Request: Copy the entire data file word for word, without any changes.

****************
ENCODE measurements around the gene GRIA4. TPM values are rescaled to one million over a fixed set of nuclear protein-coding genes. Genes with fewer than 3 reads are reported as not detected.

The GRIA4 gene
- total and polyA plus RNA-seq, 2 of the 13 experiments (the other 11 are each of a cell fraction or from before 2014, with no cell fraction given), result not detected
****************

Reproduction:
ENCODE measurements around the gene GRIA4. TPM values are rescaled to one million over a fixed set of nuclear protein-coding genes. Genes with fewer than 3 reads are reported as not detected.

The GRIA4 gene
- total and polyA plus RNA-seq, 2 of the 13 experiments (the other 11 are each of a cell fraction or from before 2014, with no cell fraction given), result not detected